Give your start-up the best chance it has by following these guidelines. Make sure you’ve avoided all these 18 common mistakes before launching your start-up or you could set your business up for failure before you’ve even gotten off the ground.
1. Single Founder
Get through all the work yourself is tough and you need someone to brainstorm with. Partners can talk you out of stupid decisions and keep your spirits up. Start-ups have very low, lows. Multiple founders will bind you all together and keep your enthusiasm, determination and motivation levels high
2. Bad Location
Specific cities have prosperous start-ups because they have:
- Higher standards
- The type of people you want working for you, want to live there.
- Supporting industries
- Concentrated industry experts
These all contribute to the success of start-ups and when they’re missing the failing of start-ups.
3. Marginal Niche
Don’t choose a small, obscure niche market to avoid having competition. Every good idea you come up with will most likely already have competition or could potentially have competition. You can only avoid competition by having bad ideas. Smaller ideas may seem safer but they won’t get you the success you’re looking for.
4. Derivative Idea
Majority of successful start-ups haven’t imitated someone else’s idea. Their ideas came from specific, unsolved problems they either identified or had personal experience with.
5. Pivoting May Be a Necessity
You’re going to receive unexpected feedback. Don’t give up and don’t ignore it. Use the feedback to inspire you to change your business model which could help you avoid failure. Many successful businesses had to change course along the way.
6. Hiring Bad Programmers
Bad programmers will slow down your progress. Check that your programmer can do what he says he can do. Hiring or partnering with a good programmer could help you hire experienced programmers.
7. Choosing the Wrong Marketing Platform
A platform that looks respectable and fine from the outside could destroy your start-up. Give your programmer the choice. A useful trick: See which one they’re using at a top computer science department for their research projects.
8. Slow to Launch
This only works if it’s a strategic and stealthy launch. Don’t spend ages in development. Rather get your most valuable product developed and release it. Then you can see how your potential customers will react. Don’t overdevelop, hundreds of features won’t keep your start-up afloat.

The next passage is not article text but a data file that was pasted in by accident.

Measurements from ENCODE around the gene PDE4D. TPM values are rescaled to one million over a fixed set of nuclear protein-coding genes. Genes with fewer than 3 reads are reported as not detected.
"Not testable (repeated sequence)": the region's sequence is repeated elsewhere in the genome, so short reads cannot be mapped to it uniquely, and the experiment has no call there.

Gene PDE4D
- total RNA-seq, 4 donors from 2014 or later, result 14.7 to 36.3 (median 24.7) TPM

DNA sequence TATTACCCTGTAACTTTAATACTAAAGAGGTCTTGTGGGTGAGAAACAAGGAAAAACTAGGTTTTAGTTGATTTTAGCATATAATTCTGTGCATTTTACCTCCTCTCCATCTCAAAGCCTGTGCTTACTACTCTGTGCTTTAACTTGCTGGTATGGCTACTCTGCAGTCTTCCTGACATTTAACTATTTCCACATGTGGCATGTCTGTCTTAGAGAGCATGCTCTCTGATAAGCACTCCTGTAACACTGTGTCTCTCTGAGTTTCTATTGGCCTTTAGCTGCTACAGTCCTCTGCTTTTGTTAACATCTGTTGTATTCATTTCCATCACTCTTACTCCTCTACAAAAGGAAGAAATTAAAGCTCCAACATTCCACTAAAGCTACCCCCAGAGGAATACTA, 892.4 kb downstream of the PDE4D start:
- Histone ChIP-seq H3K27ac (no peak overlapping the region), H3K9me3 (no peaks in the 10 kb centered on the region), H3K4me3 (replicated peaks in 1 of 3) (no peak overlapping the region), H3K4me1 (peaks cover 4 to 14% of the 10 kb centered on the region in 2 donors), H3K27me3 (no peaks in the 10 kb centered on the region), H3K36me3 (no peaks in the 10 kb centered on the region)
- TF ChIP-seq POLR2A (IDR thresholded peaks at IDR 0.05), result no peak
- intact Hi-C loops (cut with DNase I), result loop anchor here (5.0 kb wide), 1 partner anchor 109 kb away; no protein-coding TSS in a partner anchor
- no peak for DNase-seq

9. Launching too Early
You can ruin your reputation by launching too early. If people try out your product and it’s not good they won’t try it again. Your newly launched product doesn’t have to be perfect it just has to do something.
10. No Specific User in Mind
Test what you have with your target market. Don’t rely on your intuition. Talk your target market into using your products, if you can’t you’re on the wrong track.
11. Raising too Little Money
Getting investors to invest in your business is a good strategic bet. You need to take enough to advance you to the next step, like a working prototype or significant growth. Set your expenditure low and your first goal, simple, this will give you maximum flexibility.
12. Spending too Much
Spend your start-up funds wisely. Invest in exceptional people and quality products. This will work in your favour long-term. Be strategic and balanced with your spending.
13. Raising too Much Money
Large investments have drawbacks:
- Time to negotiate, companies are cautious when investing
- It requires you to employ more people and rent office space – once here you can’t easily change course
- Managing your employees and the office politics which follows
- Your employees aren’t founders, they won’t be as committed.
Don’t bargain hunt between investors. An offer from a reputable firm, at a realistic valuation with no abnormally tedious terms, is a good bet.
14. Poor Investor Management
Listen to your investors useful insights. Don’t allow them to run your company. An example of investors making trouble with successful companies can be Apple, whose board nearly fired Steve Jobs in the early days. Even Google had issues with investors when they started out.
15. Sacrificing Users for (Supposed) Profit
Develop your product and your business model with a customer’s come-first approach. Focus on a sustainable business and not only on making money. Create this by having happy, devoted and long-term customers.
16. Don’t Want to Get Your Hands Dirty
Spend half your time developing your product and the other half talking to executives and arranging deals. Companies won’t buy a product if there is no tangible proof that it will be successful. Grow a user base to make your product more attractive to acquirers.
17. Fights between Founders
Majority of the disputes are personality clashes. Don’t start a company with someone you dislike or because you didn’t want to leave someone out. The people involved are the most important ingredients, don’t compromise here.
18. A Half-Hearted Effort
The biggest mistake you can make is not trying hard enough. The common type of failure is not the one that makes a spectacular flameout, but the one we never even heard of that never really went anywhere and was gradually abandoned.
Mistakes will be an unavoidable part of the start-up process. That doesn’t mean you should repeat everyone else’s mistakes.
This infographic was visualised by Mark Vital forfundersandfounders.com.